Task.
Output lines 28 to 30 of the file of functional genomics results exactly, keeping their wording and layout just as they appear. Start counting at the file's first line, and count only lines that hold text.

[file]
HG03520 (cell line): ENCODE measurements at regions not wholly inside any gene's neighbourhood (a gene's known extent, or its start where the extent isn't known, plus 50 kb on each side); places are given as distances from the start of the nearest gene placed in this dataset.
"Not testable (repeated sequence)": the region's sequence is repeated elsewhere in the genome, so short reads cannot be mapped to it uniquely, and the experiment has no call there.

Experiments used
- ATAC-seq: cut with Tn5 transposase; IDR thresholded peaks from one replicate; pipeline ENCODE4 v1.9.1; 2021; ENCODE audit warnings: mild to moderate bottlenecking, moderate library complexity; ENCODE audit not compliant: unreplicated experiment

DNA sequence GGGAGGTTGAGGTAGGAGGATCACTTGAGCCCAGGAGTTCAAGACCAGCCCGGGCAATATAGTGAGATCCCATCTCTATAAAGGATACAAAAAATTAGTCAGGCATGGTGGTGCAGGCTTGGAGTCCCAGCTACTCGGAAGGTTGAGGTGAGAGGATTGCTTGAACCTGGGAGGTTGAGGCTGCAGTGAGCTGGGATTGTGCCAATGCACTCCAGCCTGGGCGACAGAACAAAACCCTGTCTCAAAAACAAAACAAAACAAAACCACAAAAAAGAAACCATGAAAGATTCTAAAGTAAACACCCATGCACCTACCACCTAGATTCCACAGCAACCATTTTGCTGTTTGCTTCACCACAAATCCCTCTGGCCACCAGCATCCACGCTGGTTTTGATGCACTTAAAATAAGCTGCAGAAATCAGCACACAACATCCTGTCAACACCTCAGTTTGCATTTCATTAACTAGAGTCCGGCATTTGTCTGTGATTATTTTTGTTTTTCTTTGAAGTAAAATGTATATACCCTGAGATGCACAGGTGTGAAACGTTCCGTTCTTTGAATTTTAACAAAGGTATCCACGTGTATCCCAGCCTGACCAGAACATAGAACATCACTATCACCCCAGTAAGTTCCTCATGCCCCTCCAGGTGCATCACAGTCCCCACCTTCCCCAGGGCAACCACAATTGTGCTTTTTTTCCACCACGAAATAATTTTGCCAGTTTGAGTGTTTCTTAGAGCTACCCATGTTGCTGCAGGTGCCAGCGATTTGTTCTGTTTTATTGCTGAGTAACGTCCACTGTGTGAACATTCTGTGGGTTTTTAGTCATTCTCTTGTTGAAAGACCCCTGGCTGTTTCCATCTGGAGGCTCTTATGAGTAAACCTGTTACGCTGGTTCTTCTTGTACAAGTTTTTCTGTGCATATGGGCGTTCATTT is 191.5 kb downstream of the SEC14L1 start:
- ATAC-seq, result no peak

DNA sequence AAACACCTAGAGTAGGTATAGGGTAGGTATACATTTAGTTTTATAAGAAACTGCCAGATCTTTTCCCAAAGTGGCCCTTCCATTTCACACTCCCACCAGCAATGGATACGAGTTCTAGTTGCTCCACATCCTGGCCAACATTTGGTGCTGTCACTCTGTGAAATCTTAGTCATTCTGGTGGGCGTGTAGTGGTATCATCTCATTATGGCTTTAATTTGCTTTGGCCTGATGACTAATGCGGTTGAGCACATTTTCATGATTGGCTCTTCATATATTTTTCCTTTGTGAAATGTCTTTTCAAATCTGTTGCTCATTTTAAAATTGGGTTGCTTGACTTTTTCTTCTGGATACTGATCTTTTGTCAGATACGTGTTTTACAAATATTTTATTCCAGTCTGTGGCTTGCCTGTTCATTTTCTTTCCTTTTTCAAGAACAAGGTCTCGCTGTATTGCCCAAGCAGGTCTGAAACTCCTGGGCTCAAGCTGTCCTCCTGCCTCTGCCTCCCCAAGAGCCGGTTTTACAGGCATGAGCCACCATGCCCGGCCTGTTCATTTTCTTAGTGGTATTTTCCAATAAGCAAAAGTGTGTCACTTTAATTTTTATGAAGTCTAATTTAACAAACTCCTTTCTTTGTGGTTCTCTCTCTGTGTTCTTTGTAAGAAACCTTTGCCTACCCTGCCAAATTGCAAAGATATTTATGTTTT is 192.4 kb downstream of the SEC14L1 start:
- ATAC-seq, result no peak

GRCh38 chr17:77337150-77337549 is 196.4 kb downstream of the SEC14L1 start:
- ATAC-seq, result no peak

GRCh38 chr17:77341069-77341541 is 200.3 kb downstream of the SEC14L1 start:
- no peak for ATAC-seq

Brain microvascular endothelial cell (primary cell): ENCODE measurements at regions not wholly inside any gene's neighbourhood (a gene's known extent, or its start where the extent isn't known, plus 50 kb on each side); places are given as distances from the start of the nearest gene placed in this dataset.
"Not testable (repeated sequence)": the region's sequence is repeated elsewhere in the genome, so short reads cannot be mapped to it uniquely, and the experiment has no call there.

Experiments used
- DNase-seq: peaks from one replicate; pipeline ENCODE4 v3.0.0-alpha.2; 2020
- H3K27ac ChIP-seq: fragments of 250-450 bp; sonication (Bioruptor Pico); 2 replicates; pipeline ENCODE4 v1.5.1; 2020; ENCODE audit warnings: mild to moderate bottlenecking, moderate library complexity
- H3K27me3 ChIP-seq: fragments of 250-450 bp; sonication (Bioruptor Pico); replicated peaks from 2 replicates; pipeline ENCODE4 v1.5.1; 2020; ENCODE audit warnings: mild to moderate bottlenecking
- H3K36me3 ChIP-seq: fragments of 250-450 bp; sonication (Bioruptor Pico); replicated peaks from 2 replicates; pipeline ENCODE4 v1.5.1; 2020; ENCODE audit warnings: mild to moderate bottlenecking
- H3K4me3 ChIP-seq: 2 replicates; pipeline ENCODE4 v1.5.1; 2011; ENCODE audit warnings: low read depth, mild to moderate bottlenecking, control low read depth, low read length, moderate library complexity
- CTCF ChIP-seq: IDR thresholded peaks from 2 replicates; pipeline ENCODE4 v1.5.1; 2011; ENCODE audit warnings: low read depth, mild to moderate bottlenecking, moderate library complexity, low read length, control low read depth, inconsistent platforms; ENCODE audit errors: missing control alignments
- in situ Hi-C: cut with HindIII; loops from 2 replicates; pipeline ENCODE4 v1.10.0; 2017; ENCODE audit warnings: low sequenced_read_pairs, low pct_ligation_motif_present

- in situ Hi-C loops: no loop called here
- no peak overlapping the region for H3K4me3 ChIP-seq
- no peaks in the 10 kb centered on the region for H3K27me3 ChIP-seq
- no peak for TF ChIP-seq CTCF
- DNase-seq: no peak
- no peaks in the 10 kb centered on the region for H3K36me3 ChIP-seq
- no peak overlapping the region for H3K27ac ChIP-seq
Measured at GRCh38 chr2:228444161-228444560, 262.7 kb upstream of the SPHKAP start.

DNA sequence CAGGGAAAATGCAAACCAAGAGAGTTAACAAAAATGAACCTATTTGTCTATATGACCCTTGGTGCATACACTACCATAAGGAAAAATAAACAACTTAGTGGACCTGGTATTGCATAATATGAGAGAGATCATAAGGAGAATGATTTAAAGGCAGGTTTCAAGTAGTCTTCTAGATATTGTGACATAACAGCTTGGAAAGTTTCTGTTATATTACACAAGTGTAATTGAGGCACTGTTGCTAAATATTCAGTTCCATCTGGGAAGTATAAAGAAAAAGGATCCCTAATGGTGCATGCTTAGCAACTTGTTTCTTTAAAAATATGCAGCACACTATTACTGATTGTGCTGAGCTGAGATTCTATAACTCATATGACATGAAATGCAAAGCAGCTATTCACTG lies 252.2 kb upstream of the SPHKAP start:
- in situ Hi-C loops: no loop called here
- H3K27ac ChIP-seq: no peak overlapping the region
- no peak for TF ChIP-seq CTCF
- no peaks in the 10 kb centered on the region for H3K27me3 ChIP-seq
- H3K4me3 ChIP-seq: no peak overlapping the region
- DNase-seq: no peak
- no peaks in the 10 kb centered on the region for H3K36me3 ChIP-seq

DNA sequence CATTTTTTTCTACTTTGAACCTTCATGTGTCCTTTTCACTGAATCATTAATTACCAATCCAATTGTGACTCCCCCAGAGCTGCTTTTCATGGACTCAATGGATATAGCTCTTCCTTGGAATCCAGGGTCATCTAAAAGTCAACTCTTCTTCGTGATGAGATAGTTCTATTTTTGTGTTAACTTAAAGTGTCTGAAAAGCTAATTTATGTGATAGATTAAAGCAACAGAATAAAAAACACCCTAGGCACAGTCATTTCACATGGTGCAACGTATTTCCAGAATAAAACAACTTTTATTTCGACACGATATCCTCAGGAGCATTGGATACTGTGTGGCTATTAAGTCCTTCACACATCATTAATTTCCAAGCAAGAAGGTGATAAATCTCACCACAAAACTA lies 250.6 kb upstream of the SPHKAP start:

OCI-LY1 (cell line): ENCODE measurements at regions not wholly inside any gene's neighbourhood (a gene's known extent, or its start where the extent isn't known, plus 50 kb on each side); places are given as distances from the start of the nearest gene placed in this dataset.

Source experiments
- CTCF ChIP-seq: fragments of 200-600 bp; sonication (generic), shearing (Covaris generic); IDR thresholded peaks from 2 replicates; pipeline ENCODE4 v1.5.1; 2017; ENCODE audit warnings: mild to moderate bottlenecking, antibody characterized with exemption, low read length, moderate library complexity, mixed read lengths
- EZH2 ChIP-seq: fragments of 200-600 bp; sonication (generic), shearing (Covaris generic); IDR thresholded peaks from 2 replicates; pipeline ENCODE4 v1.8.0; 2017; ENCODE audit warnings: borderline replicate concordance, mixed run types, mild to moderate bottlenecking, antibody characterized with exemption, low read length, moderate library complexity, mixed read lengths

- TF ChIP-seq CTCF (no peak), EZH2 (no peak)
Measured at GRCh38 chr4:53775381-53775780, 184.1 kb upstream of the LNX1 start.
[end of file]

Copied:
- no peaks in the 10 kb centered on the region for H3K36me3 ChIP-seq
- no peak overlapping the region for H3K27ac ChIP-seq
Measured at GRCh38 chr2:228444161-228444560, 262.7 kb upstream of the SPHKAP start.